Throughout his long pontificate, John Paul has singled out exemplary Catholics as models, beatifying and canonizing more people--1,235--than any other pope in history. Nearly 2,000 more cases are pending.
On Sunday, he beatified a Swede who emigrated to the United States and converted from the Lutheran faith, a German-born priest who ministered to immigrants in the United States, an Indian nun, a Colombian priest and an Italian nun.
Beatification is the last step before possible sainthood.
The elaborate ceremony took place under gray skies before thousands of the faithful gathered in St. Peter's Square. Despite the weather, the 79-year-old pontiff seemed in good form, although his hands trembled, a symptom of Parkinson's disease.
The pope praised the Indian nun, Mother Marian Thresia, for remaining "steadfast in the face of frequent misunderstandings and severe spiritual trials."
A mystic who underwent numerous exorcisms, she was born in the state of Kerala in 1876 and spent her life tending to the poorest of the poor. Famous for her visions and religious ecstasies, she founded the Congregation of the Holy Family.
Swedish-born Mary Elisabeth Hesselblad emigrated to the United States when she was 18 and worked as a nurse at Roosevelt Hospital in New York from 1888 to 1904.
A Lutheran, she converted to Catholicism in 1902 and two years later became a nun. She returned to Sweden in 1923 and established the Order of St. Bridget. During World War II, she gave refuge to many Jews and others persecuted by the Nazis.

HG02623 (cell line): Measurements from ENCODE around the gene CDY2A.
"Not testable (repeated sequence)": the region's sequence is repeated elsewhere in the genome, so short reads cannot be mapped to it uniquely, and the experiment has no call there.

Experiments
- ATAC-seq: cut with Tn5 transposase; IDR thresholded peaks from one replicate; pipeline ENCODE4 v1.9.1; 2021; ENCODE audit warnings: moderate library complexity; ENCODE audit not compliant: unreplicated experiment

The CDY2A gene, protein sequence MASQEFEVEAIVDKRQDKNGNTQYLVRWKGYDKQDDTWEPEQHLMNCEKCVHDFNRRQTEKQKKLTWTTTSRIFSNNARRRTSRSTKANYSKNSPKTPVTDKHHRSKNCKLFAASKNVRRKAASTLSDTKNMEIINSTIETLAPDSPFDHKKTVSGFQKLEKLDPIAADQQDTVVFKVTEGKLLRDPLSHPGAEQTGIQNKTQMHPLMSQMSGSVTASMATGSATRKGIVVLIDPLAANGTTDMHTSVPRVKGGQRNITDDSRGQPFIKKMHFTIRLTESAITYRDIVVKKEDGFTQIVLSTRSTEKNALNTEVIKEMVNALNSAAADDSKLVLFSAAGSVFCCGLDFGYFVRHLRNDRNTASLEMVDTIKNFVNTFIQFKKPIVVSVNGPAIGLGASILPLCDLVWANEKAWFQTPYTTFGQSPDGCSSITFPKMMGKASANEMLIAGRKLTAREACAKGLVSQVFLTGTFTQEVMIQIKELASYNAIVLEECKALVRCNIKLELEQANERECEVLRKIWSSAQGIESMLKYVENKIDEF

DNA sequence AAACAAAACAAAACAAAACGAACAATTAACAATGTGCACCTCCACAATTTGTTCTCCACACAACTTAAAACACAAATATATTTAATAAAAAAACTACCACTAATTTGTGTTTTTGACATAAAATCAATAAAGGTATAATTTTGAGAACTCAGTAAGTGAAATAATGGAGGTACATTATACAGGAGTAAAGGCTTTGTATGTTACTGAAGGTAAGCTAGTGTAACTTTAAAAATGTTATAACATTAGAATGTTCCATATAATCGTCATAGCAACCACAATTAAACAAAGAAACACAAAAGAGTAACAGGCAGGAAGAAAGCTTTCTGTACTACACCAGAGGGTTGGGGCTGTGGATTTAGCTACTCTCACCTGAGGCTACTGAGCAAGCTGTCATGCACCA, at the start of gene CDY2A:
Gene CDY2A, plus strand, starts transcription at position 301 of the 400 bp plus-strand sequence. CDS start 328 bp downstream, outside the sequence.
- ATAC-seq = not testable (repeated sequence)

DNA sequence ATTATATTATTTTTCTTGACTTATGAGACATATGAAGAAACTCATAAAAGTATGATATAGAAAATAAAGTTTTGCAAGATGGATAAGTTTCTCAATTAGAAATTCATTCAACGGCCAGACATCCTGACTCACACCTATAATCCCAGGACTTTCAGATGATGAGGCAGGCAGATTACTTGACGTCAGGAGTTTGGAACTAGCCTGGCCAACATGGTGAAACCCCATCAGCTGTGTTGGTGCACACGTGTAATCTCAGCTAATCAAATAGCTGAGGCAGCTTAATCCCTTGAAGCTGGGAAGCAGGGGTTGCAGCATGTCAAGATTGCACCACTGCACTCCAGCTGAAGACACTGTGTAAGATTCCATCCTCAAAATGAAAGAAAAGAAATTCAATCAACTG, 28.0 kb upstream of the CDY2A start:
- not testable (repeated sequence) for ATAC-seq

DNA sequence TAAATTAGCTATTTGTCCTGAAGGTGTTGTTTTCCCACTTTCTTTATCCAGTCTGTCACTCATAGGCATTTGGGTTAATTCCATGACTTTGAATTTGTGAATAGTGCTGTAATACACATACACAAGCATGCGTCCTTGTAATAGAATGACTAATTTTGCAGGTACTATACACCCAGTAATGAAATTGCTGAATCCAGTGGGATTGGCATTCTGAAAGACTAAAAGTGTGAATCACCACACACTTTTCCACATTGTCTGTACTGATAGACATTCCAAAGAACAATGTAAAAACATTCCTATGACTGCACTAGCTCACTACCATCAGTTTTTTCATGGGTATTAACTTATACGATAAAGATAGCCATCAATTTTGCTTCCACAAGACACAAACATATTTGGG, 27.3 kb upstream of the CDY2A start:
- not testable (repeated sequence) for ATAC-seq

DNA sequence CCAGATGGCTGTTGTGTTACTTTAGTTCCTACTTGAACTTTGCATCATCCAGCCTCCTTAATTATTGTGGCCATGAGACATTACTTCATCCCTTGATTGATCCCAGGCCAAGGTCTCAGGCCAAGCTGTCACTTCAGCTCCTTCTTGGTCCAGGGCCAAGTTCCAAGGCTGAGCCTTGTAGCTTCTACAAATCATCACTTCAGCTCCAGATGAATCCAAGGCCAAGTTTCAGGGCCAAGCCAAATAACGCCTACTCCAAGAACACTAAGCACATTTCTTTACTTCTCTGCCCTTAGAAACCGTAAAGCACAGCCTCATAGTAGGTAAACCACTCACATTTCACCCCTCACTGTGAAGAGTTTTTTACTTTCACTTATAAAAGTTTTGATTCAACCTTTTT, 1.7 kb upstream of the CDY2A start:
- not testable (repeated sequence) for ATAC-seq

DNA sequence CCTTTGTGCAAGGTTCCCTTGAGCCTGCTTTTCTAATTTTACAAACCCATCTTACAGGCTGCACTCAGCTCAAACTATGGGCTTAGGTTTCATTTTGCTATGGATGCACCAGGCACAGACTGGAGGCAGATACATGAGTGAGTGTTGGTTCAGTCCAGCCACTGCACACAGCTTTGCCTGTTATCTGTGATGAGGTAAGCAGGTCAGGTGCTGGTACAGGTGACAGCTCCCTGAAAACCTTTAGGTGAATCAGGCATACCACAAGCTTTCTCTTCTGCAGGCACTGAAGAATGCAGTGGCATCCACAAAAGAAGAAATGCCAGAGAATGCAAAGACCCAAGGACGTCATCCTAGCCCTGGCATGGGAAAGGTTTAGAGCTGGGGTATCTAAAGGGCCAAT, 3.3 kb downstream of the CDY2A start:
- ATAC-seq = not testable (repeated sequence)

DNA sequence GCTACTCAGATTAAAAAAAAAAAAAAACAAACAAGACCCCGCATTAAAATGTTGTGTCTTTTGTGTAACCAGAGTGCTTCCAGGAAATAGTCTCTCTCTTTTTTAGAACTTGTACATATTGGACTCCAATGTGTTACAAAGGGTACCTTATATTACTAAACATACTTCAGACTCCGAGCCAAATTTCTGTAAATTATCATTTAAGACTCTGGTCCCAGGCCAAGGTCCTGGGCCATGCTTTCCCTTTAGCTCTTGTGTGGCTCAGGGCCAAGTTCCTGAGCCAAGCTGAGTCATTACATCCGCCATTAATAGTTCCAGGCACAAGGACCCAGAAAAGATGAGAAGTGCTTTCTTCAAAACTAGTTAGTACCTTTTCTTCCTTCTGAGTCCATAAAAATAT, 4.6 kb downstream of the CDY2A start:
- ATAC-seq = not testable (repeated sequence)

The Rev. Francesco Saverio Seelos also emigrated to the United States, where he was ordained in Baltimore in 1844. A native of Bavaria, he began his career ministering to German immigrants in Pittsburgh.
Seelos was known for his humility--he once refused appointment as a bishop. During the U.S. Civil War, Seelos went to Washington to lobby to keep his seminary students from being sent to the front.
The Colombian priest, the Rev. Mariano de Jesus Euse Hoyos, spent his life ministering to peasants in his homeland. He was ordained in Medellin in 1869.
He is the first Colombian to be beatified and the pope took advantage of the ceremony to call on the people of Colombia to work toward peace and social justice.
The Italian nun, Anna Rosa Gattorno, took her vows after she was widowed at age 27. A native of Genoa, she founded the Institute of the Daughters of St. Anne in 1866. The order has missions in a number of countries.